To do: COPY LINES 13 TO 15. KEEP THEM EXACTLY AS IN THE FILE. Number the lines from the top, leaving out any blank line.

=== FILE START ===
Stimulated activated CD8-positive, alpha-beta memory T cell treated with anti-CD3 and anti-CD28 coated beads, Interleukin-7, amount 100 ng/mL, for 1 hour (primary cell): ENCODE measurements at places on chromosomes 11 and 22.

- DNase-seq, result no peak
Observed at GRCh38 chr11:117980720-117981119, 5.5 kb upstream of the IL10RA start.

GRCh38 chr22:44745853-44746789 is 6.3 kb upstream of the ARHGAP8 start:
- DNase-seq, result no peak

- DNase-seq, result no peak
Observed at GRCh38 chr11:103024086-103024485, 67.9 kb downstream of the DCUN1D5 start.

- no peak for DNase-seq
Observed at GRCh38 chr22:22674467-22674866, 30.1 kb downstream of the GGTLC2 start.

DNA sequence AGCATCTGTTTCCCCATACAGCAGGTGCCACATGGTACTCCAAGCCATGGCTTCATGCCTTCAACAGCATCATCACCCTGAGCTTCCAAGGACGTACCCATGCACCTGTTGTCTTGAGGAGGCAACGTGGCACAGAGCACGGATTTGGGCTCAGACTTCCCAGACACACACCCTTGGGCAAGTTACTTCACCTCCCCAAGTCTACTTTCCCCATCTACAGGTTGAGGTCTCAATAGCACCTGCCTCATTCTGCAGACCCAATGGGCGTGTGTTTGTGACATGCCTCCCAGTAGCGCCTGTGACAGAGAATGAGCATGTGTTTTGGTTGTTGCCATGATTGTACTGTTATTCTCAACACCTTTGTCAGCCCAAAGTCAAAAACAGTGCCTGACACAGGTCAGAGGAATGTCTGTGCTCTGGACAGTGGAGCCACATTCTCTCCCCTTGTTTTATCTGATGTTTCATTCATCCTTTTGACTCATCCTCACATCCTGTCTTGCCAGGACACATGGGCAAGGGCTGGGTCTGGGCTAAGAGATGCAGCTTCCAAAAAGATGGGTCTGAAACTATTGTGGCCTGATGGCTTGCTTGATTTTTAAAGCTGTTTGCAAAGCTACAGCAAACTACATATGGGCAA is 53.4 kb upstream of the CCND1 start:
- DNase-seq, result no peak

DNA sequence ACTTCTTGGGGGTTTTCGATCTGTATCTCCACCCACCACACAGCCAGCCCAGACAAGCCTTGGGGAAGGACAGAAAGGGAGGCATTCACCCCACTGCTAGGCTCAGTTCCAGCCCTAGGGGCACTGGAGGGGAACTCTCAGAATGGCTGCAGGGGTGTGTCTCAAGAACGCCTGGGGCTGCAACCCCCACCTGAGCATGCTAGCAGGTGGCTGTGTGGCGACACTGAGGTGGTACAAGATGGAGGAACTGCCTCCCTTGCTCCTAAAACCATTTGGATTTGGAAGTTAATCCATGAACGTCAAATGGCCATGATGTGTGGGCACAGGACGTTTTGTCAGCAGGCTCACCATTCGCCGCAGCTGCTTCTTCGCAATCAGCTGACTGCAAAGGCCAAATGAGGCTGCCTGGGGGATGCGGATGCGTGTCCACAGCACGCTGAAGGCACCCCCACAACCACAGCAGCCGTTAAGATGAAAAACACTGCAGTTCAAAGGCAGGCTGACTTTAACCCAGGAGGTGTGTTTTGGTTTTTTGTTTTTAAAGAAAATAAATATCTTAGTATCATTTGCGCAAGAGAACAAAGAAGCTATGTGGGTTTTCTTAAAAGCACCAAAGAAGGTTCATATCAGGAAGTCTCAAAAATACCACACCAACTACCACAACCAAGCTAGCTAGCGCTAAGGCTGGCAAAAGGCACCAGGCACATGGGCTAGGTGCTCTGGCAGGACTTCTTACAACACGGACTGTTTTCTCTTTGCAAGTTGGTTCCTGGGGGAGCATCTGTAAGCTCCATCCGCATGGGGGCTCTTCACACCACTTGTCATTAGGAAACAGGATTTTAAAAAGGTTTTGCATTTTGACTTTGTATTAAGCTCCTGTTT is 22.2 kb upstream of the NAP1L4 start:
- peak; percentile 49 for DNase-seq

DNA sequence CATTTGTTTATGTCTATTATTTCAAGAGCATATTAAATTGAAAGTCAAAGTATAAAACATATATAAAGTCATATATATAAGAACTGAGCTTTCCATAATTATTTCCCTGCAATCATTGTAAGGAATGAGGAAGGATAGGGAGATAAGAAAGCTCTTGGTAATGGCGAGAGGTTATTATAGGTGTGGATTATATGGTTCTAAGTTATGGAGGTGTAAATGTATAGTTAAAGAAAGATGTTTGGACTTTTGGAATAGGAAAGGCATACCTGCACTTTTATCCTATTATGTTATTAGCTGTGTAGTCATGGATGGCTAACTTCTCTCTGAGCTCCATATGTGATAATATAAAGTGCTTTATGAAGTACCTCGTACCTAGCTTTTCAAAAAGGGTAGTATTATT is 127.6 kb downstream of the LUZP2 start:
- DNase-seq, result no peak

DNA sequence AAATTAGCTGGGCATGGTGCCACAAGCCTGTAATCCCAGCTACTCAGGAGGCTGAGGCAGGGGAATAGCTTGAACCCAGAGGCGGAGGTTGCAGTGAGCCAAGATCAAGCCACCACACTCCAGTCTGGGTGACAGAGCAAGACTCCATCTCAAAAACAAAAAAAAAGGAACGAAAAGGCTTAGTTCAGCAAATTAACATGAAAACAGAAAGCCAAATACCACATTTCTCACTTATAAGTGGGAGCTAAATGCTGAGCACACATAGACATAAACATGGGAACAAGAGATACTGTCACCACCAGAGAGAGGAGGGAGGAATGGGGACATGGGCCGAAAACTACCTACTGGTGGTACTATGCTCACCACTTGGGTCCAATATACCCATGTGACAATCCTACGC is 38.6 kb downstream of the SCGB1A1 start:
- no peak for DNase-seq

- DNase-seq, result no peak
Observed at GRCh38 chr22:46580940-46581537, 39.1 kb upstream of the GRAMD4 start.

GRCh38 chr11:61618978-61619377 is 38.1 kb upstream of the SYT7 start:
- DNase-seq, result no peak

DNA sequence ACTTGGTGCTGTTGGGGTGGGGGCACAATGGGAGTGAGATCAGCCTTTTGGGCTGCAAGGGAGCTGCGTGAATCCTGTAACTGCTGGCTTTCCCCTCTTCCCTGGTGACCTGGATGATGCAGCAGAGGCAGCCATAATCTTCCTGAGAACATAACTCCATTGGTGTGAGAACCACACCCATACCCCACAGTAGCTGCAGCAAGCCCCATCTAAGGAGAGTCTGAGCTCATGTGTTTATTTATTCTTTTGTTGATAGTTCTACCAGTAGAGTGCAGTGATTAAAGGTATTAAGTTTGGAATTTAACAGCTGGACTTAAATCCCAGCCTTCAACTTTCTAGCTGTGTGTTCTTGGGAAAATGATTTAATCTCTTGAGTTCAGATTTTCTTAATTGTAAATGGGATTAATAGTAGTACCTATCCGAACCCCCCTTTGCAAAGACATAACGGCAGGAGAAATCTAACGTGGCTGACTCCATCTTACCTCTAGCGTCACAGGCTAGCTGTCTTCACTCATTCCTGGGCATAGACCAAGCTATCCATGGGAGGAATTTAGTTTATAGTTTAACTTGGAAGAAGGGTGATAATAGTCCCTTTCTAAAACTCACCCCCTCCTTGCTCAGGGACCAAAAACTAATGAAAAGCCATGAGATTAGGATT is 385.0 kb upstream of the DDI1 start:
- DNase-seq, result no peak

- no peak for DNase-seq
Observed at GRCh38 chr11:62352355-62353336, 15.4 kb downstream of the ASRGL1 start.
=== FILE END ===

- peak; percentile 49 for DNase-seq

DNA sequence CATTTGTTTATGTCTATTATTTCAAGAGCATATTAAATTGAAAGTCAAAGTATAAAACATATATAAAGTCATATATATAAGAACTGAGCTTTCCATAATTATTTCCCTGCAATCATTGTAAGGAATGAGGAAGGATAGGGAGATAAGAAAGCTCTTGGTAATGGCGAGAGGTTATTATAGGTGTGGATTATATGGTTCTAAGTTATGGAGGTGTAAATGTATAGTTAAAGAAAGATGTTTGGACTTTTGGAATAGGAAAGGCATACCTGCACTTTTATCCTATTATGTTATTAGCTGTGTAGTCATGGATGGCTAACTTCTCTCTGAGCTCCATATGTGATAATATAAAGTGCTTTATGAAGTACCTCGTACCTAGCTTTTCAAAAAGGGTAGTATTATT is 127.6 kb downstream of the LUZP2 start:
- DNase-seq, result no peak